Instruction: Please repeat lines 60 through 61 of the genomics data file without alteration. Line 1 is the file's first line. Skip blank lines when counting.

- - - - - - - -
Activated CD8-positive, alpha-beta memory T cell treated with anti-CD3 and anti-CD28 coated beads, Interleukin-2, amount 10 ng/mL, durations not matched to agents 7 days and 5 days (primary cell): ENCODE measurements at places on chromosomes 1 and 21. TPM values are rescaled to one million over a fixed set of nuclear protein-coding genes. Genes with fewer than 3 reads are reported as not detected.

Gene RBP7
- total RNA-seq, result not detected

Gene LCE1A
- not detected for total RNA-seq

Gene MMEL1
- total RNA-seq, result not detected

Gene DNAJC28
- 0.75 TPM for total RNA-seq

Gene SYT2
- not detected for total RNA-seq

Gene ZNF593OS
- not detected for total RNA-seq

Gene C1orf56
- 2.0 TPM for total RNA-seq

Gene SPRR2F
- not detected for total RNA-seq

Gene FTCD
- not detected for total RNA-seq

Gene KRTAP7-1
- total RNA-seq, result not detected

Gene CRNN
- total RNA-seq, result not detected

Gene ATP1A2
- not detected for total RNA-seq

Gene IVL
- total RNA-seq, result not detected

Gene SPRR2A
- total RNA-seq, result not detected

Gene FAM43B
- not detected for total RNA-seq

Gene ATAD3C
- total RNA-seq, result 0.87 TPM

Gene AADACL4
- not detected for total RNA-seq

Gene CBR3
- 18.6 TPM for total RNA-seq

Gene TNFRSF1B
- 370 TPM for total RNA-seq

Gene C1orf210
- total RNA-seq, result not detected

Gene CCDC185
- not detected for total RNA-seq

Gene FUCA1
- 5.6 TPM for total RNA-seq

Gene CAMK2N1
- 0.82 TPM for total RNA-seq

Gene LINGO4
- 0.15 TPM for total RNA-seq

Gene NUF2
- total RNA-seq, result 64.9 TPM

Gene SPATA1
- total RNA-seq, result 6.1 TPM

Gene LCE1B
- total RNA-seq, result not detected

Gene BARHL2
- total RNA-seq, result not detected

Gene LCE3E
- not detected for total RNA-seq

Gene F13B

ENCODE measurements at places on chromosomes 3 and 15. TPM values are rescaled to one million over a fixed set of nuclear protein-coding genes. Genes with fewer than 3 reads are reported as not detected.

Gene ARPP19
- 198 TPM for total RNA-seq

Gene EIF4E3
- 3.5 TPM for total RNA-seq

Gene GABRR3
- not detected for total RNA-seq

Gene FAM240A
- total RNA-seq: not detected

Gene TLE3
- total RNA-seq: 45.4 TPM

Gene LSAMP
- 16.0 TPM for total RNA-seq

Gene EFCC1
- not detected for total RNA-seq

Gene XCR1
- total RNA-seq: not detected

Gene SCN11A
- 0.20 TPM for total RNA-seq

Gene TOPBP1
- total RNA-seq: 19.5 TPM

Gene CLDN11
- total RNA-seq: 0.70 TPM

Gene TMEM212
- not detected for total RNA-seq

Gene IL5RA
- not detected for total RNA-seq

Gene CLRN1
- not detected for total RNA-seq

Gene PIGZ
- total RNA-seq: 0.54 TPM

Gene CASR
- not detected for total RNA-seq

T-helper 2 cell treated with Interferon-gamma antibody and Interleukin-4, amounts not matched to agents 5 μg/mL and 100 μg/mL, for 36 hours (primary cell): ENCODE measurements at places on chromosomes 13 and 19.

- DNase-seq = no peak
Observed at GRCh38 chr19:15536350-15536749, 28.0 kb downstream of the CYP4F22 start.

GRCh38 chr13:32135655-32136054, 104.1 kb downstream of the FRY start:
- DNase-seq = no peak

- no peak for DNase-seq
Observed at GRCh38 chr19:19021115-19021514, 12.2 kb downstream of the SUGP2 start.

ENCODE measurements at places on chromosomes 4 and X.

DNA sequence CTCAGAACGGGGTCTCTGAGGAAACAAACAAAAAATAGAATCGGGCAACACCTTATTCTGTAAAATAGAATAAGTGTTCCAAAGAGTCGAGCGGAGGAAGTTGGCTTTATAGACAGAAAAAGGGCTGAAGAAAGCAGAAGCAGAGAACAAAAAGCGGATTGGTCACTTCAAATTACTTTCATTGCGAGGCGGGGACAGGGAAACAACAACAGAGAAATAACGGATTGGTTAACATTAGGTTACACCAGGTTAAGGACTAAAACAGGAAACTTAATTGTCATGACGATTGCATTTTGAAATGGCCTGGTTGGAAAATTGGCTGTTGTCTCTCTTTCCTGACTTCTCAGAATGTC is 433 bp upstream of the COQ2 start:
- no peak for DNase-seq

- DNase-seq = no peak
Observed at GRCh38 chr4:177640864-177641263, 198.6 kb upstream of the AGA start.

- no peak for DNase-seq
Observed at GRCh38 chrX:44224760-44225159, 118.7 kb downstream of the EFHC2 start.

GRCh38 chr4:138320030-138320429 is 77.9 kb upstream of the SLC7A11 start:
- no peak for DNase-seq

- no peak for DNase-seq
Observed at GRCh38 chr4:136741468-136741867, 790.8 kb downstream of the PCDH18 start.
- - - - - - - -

Gene F13B

ENCODE measurements at places on chromosomes 3 and 15. TPM values are rescaled to one million over a fixed set of nuclear protein-coding genes. Genes with fewer than 3 reads are reported as not detected.